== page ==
Aerial arts seems a little out there. But I lovingly wrote my first ever blog post titled “No Tattoos!” for my then 5-year-old daughter. That should paint a pretty immediate picture of the free-spirited wild child dragging me kicking and screaming through this world.
I resisted. Trying to gently tame her by directing her towards activities I’d found enjoyable as a young girl.
Gymnastics: “I want to be free.”
Soccer: “It was nice, but never sign me up again.”
Golf: “I don’t want to play against anyone.”
Hockey: “I like punching Luke.”
I was desperate to find an activity she enjoyed and could help build her self-esteem.
You see, my daughter is dyslexic, which we did not know until recently. She struggled in school, spending the majority of her day feeling lost and unable to accomplish anything. Without an outside skill to balance the negative feelings and experiences at school, my child’s sparkly spirit started to fade. She dulled around the edges, melting into the background and going through the motions. She stopped fighting with me about tattoos.
I’d never even considered aerial as an answer to my daughter’s needs.
But we went to see The Greatest Showman, and she fell in love. So, we themed her next birthday party after the movie and booked a local aerial gym where my daughter and 10 of her closest friends got to try all the different apparatus: silks, lyra, trapeze and pole (cirque pole).
Like the song, my daughter “came alive” during that party.
I love aerial for so many reasons, but here’s my Top Five:
(1) Everyone is welcome. In the long history of circus arts, having unique qualities has always been celebrated. Even as it’s evolved into a recreational option for children and adults, the spirit of embracing individuals for who they are remains a foundation of the inclusive nature of the circus arts community.
There is no “mold” to fit within the aerial world. Anyone who’s enjoyed everything from the local dance recital to the Radio City Rockettes understands what I’m talking about here – matching outfits, matching hair, matching makeup – each artist lost, in a sea of beautiful sameness. I don’t mind it, but my daughter wants nothing to do with it. It’s not who she is, and aerial lets her embrace her unique self.
(2) It takes determination. Just because it looks awesome, doesn’t mean it’s easy. My daughter is challenged every time she learns a new sequence or pose. And by not giving up on herself in aerial class, she’s learning to not give up on herself in real life.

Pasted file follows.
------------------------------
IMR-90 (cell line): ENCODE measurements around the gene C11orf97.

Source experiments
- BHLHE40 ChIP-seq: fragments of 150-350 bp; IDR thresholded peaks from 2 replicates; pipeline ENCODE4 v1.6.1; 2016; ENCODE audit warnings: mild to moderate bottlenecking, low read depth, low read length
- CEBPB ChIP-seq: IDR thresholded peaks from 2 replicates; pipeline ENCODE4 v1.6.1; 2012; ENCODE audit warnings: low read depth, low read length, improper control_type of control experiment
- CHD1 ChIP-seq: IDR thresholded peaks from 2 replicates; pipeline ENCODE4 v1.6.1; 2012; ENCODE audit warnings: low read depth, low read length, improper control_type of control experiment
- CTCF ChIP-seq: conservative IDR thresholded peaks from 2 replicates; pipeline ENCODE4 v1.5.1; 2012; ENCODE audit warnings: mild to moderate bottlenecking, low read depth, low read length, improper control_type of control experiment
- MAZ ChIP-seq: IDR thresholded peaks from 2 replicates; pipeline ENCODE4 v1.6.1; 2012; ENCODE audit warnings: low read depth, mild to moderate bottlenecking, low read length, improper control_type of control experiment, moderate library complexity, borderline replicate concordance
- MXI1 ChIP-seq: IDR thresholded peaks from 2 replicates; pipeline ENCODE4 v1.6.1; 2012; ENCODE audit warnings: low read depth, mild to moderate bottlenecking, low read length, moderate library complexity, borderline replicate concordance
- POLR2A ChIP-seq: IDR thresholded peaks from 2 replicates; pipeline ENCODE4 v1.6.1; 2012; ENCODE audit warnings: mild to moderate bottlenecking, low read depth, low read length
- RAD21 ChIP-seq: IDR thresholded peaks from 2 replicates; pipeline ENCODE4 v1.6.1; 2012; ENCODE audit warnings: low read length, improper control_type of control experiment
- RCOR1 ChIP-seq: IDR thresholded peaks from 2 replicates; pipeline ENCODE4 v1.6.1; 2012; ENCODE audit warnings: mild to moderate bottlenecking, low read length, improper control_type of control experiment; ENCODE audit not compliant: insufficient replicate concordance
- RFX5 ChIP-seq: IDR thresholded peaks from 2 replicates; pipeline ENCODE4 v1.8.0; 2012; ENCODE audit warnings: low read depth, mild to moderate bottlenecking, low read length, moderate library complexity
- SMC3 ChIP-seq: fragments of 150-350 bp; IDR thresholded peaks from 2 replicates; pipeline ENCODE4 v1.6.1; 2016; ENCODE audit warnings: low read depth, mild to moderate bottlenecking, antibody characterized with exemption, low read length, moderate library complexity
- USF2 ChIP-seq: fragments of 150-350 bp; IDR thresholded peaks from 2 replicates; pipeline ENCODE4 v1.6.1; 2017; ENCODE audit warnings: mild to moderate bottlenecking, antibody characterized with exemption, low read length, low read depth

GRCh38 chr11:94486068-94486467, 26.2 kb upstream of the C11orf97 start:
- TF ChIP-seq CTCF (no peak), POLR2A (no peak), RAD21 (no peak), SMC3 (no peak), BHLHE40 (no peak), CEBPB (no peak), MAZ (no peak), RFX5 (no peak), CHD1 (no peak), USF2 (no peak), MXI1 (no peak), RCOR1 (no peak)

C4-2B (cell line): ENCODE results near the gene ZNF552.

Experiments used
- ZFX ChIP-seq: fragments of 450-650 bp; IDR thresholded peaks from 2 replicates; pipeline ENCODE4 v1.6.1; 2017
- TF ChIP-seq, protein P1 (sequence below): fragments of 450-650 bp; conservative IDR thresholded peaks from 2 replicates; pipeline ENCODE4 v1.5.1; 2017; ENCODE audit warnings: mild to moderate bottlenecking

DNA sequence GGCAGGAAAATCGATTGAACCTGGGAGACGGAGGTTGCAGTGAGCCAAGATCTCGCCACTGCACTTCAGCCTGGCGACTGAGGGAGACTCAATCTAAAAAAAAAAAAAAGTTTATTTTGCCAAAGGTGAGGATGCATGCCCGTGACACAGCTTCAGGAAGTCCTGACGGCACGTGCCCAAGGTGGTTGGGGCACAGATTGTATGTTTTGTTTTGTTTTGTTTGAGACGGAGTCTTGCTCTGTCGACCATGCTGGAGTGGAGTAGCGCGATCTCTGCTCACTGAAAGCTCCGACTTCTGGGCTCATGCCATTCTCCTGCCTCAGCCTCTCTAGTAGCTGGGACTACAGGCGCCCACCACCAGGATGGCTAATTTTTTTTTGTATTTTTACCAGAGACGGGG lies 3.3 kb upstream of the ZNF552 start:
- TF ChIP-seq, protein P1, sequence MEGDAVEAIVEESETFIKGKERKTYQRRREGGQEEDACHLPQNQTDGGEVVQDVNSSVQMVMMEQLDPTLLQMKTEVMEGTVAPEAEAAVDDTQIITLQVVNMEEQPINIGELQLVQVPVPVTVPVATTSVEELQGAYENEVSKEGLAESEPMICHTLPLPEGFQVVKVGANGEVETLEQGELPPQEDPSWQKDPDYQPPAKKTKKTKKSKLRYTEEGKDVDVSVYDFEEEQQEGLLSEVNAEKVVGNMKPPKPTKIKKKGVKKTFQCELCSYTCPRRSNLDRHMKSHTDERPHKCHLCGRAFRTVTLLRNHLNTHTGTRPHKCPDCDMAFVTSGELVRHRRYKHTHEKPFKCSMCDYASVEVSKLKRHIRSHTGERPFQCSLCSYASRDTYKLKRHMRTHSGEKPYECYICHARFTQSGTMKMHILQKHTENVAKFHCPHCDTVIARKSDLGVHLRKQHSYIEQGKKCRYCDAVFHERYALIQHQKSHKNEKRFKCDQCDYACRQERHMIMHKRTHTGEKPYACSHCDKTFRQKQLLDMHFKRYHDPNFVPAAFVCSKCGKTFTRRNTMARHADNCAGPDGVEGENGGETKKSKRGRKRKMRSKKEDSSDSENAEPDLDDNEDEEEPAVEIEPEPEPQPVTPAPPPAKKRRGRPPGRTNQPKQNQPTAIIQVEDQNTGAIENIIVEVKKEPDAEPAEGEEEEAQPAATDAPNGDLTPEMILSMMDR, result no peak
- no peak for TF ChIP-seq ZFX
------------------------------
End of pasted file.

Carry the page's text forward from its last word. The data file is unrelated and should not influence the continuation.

Two weeks ago, she nearly cried because she couldn’t master a sequence called “The Golden Box.” This past week, she effortlessly executed it on both Left and Right sides without assistance. She’s learning to persevere.
(3) Everything is about discovery and creativity. I’ve enjoyed countless classes where a child has not yet achieved the skill they were working on, but ended up learning something new about the way the apparatus moves and works. This translates to less fear of failure and more curiosity about the world around them.
(4) Real risk, consequence and reward in a safe environment. Aerial isn’t about winning anything. Artists need to make smart choices to achieve beautiful results. From the first day, artists learn that the silks are not for playing, and quickly learn that not paying attention will result in either getting tangled up or falling down. While children are spotted constantly and protected with overly cushioned padding, the risk is real, and so are the consequences (falling, having to start over) and rewards (mastering the move).
(5) It’s fun to watch. Anyone who’s sat through a t-ball game deserves an afternoon watching aerial class. Not only am I AMAZED at what my child accomplishes, I’m beyond entertained by the instructors demonstrating it! Last week I nearly gave the instructor a standing ovation when she demonstrated her “hardest move” at the request of a student – the suicide drop.
As an added bonus, aerial is pleasantly devoid of “parental experts” that seem to fill the stands of so many other youth activities. You know, the ones who know all the rules, moves, what it takes to go pro, and so on. Thus far, all the parents seem as awestruck as I am.
More than anything though, I believe aerial saved my daughter’s unique spirit.
She still struggles with school. But at aerial, even on the hard days, she sparkles. Week by week, one performance at a time, she’s developing confidence outside of the school setting, and gently persevering – all while learning to fly.
There are two aerial gyms in Flagstaff. My daughter attends Momentum Aerial. I cannot say enough about the owners, and their instruction in the gym and for life in general. In the gym, they offer both youth and adult classes for silks, lyra, trapeze and pole. And yes…I want to try it too.
Much Love – H